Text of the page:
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1. D-Generation X: Break It Down

1. D-Generation X:  Break It Down

There are a lot of places where wrestling historians have pointed to in regards to when the Attitude Era officially began.  Sonically speaking, there was only one date that comes to mind: November 10, 1997.

This was one day after the famed Survivor Series where Bret Hart was “screwed” out of the WWF World Heavyweight Championship and Shawn Michaels became the champ again.  On that Monday Night RAW, the show opened with the D-Generation X coming to the ring to a song called “Break it Down”, a song that no WWF fan had heard before, or anything even resembling it before.

While there had been many great wrestling theme songs before, there never had been any that a discernable bite to it, and dare we say an “Attitude”. 

Shrieked by Chris Warren, “Break it Down” was anti-establishment, anti-rules and flagrantly in your face.  The guitars were loud, but performed in a slow drudging fashion.  It wasn’t toe tapping or fist pumping, but powerful in its minimalist arrangement.  

This was the song that shattered the mold of what a wrestling theme was in the WWF and instantly left so many existing themes in its wake.  It did what Nirvana did to Hair Metal; it dated other theme songs that were only a year old and made them seem like they came from a generation ago.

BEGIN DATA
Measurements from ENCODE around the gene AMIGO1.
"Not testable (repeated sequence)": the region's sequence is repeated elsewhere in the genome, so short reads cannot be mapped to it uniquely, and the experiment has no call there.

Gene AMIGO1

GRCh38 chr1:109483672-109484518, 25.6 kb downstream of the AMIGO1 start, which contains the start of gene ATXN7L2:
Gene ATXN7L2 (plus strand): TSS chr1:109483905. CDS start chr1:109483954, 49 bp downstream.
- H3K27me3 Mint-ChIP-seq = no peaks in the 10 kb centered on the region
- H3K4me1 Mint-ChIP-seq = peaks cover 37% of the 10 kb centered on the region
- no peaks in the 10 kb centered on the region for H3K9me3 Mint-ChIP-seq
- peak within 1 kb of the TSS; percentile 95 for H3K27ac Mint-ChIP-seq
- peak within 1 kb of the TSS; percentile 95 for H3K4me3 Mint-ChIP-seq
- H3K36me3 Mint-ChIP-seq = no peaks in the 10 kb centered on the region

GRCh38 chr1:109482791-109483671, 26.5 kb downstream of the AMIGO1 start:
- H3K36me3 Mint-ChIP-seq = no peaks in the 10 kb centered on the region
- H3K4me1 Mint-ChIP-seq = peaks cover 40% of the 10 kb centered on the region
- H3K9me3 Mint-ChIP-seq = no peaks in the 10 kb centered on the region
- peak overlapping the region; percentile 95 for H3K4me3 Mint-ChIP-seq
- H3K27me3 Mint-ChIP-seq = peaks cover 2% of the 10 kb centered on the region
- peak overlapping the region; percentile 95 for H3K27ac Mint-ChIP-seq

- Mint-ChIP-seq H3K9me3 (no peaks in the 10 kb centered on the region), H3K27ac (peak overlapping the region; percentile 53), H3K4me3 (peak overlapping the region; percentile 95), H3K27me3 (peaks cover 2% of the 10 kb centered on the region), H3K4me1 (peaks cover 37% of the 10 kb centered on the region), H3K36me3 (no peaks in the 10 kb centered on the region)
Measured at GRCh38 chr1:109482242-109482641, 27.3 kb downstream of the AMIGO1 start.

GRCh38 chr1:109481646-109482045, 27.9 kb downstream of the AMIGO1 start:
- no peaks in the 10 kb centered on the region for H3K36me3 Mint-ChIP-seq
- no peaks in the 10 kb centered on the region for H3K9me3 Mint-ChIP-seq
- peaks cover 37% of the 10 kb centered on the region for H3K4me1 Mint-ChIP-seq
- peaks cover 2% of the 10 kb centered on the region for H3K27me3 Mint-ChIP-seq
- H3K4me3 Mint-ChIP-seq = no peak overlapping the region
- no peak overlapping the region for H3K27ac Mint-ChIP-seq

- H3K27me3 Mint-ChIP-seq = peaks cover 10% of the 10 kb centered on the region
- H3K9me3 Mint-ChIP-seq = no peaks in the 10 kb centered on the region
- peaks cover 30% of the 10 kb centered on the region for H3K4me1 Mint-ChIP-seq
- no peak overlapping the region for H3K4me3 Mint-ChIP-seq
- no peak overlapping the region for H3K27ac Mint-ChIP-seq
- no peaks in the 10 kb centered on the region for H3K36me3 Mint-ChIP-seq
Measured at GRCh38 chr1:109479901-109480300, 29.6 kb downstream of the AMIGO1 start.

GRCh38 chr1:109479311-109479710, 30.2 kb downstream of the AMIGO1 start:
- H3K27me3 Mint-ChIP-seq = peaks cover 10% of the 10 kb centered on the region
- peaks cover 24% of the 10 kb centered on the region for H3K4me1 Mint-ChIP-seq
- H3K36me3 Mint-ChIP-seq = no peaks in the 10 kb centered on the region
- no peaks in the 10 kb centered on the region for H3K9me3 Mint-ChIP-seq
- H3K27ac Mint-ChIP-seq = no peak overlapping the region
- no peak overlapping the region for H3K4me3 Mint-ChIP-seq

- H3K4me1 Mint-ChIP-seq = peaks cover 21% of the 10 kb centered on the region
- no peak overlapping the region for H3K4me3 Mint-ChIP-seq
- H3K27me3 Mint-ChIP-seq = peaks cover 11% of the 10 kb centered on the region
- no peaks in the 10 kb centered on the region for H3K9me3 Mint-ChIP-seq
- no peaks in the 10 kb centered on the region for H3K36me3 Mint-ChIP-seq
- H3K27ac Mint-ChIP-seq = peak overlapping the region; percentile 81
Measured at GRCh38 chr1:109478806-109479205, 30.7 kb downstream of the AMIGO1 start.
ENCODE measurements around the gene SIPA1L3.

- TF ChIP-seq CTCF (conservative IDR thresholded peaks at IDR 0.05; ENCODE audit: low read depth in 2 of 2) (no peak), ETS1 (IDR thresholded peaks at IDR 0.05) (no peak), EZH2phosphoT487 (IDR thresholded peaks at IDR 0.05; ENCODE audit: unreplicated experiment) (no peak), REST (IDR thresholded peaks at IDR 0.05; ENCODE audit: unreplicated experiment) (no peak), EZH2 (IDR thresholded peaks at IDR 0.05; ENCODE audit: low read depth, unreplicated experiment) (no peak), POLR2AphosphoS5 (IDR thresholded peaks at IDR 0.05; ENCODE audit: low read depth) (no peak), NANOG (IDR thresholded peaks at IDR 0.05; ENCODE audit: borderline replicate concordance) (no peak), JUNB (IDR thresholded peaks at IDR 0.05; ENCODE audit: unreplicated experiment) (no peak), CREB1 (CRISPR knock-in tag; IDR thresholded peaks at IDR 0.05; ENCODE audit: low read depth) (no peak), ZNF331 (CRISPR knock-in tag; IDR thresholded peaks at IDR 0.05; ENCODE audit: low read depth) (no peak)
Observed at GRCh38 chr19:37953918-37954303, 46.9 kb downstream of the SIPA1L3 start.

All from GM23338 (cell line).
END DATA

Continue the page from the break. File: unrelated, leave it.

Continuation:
While I could be convinced that there might be better WWE theme songs, it will take a lot to convince me that this isn’t the most important song ever released in the WWE, and it did what nothing else has done since:

It changed the “Game”.


“Are you ready?

You think you can tell us what to do?
You think you can tell us what to wear?
You think that you're better?
Well, you'd better get ready
Bow to the masters

Degenerate into something, fool
We just got tired of doin' what ya told us to do
That's the breaks boy
That's the breaks, little man
Break it down



You think you can tell me what to do?

You know who you're talkin' to?

Well, you'd better get used to the way the ball bounces
I've seen what you got, it measures in ounces
But that's the breaks boy
That's the breaks little man
Break it down!



You think you're a big man?
Treat you like you're a little man

Yo, tell me what it's like to be half a man
It must break your heart to see what I am
But that's the breaks boy
That's the breaks, little man
Break it down!”